St. Catherine's Church, built in 1861-1867, is probably the highlight in the first period of P.J.H. Cuypers' long and fruitful career. It's a three-aisled cruciform basilican church with a three-aisled transept and a choir with an ambulatory and three hexagonal radiating chapels. At the front the church has three connected porches and two differently detailed towers. Its design was based on 13th-century French Gothic churches, especially those of Chartres and Reims. The church replaced a derelict medieval church. For this church Cuypers used many of the ideas about symbolism in Gothicism, published by J.A. Alberdingk Thijm, Cuypers' friend and future brother-in-law and one of the leading members in the movement for equal rights for catholics. In one important aspect Cuypers does not follow these ideas; the church is not oriented, which means that the choir is not built at the eastern part of the church. The difference between the two towers is an idea that Cuypers did follow.
Both towers are 70 metres tall. Alberdingk Thijm was convinced that a long lost secret symbolism was the reason behind the difference between the two towers, as seen on many French Gothic churches. For this church Cuypers designed two different towers. The southern tower is the more refined of the two and represents the Ivory Tower, symbol of the purity of Mary. The northern tower is decorated with turrets and battlements; this 'defensive' look represents the Tower of David, symbol of strength. It is nowadays widely believed that the difference between the towers of medieval churches was caused by financial reasons more than anything else, so Alberdingk Thijm was probably wrong. More symbolism is found in the many rose-windows, referring to St. Catharina, whose attribute is a wheel. The porches are decorated with sculptures, executed in natural stone.
In 1942 the church was heavily damaged by bombs, and was restored after the war by architect C.H. de Bever. Vincent van Gogh painted a pencil sketch of St. Catherine's church in 1885.References:
Hluboká Castle (Schloss Frauenberg) is considered one of the most beautiful castles in the Czech Republic. In the second half of the 13th century, a Gothic castle was built at the site. During its history, the castle was rebuilt several times. It was first expanded during the Renaissance period, then rebuilt into a Baroque castle at the order of Adam Franz von Schwarzenberg in the beginning of the 18th century. It reached its current appearance during the 19th century, when Johann Adolf II von Schwarzenberg ordered the reconstruction of the castle in the romantic style of England's Windsor Castle.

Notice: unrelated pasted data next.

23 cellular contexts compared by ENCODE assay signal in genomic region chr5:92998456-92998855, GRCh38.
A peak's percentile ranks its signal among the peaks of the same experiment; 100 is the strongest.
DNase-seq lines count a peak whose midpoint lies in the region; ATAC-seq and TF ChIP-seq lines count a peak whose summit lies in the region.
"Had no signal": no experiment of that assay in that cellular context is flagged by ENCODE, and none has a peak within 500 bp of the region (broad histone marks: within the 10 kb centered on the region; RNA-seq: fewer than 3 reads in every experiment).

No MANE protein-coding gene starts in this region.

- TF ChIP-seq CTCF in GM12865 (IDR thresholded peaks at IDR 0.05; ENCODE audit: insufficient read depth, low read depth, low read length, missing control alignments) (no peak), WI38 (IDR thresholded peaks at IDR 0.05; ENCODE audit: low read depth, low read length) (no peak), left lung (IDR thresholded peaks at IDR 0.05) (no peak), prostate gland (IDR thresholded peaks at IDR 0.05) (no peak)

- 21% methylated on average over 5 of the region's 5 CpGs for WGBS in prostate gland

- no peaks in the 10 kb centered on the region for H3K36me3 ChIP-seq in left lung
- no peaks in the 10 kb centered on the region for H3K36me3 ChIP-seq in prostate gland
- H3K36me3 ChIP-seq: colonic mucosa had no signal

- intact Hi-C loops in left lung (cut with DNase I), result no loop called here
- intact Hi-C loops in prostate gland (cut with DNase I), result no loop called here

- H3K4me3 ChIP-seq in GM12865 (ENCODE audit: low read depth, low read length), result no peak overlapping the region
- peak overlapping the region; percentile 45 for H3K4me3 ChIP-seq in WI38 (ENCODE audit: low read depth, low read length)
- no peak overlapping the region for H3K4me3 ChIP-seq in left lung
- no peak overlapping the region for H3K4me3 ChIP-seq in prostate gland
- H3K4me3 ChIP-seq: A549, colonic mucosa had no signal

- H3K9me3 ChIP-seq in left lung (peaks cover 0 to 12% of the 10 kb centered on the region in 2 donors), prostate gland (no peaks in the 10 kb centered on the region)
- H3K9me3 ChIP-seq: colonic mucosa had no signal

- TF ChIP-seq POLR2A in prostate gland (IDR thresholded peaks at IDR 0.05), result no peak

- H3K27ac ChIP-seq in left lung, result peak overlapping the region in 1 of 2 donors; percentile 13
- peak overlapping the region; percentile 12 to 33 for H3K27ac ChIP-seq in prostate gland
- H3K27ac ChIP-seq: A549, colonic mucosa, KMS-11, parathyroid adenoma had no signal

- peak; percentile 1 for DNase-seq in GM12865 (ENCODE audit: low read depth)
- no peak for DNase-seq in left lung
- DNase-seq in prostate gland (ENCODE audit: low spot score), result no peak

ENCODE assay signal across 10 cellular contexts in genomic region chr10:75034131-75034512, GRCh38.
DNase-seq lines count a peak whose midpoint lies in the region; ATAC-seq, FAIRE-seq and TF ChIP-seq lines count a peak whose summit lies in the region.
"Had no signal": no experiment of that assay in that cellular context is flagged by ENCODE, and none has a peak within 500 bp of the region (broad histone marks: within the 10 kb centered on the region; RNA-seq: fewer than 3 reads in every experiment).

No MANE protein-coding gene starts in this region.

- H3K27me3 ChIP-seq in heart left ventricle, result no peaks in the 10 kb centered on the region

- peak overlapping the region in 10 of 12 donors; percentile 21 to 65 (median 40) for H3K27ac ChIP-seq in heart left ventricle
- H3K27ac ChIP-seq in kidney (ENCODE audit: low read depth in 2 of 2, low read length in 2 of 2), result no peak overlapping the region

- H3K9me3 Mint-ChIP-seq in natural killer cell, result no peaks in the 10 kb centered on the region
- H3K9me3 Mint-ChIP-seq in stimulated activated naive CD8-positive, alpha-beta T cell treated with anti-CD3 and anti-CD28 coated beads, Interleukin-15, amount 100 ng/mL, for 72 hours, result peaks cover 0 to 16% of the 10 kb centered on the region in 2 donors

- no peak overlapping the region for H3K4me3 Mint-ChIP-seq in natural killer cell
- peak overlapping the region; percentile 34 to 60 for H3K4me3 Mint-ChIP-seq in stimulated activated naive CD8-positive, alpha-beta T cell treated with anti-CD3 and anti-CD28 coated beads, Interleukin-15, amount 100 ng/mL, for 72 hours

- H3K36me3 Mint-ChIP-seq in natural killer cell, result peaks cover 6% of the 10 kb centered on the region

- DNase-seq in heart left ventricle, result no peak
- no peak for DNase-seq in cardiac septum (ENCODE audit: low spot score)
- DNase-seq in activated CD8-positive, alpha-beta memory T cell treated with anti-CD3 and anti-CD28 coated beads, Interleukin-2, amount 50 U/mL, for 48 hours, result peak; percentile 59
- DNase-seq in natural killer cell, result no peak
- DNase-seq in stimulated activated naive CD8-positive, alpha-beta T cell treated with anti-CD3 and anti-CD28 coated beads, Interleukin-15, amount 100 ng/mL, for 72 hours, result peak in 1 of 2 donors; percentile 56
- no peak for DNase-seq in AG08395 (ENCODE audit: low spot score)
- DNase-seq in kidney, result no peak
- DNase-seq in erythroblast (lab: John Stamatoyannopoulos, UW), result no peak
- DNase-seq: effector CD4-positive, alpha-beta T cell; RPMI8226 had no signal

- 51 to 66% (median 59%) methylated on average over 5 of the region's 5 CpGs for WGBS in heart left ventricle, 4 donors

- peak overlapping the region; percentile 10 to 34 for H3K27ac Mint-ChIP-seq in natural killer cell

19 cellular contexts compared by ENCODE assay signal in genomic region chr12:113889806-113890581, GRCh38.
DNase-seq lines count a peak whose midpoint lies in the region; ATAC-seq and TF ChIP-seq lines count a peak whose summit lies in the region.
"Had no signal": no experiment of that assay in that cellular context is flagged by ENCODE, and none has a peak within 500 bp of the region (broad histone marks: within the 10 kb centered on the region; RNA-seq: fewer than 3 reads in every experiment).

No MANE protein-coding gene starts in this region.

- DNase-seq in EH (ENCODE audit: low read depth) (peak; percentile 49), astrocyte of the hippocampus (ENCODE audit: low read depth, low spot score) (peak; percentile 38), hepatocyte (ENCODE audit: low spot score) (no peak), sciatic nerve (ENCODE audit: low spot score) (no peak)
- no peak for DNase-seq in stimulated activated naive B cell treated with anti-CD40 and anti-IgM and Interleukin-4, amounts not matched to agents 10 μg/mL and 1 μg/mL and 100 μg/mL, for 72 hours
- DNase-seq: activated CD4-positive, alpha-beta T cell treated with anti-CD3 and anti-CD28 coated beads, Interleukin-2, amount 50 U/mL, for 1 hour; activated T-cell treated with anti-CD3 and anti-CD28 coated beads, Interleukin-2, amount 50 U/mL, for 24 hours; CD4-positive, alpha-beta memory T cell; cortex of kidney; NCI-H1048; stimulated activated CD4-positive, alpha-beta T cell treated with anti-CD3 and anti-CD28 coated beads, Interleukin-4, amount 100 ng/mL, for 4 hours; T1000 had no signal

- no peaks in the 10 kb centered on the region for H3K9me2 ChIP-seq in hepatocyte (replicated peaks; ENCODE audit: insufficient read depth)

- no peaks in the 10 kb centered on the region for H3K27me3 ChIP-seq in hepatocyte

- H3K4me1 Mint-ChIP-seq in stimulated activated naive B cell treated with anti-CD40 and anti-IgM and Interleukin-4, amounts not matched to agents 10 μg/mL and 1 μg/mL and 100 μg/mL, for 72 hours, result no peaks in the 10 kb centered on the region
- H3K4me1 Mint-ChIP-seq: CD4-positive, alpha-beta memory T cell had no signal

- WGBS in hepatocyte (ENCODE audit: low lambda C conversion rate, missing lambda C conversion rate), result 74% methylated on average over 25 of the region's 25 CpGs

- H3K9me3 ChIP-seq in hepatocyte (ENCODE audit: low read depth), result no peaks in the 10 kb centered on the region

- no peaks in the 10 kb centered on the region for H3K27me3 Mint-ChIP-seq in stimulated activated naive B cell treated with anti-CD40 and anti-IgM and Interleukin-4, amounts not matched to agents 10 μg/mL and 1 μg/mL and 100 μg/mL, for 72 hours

The Schwarzenbergs lived in Hluboká until the end of 1939, when the last owner (Adolph Schwarzenberg) emigrated overseas to escape from the Nazis. The Schwarzenbergs lost all of their Czech property through a special legislative Act, the Lex Schwarzenberg, in 1947.
The original royal castle of Přemysl Otakar II from the second half of the 13th century was rebuilt at the end of the 16th century by the Lords of Hradec. It received its present appearance under Count Jan Adam of Schwarzenberg. According to the English Windsor example, architects Franz Beer and F. Deworetzky built a Romantic Neo-Gothic chateau, surrounded by a 1.9 square kilometres English park here in the years 1841 to 1871. In 1940, the castle was seized from the last owner, Adolph Schwarzenberg by the Gestapo and confiscated by the government of Czechoslovakia after the end of World War II. The castle is open to public. There is a winter garden and riding-hall where the Southern Bohemian gallery exhibitions have been housed since 1956.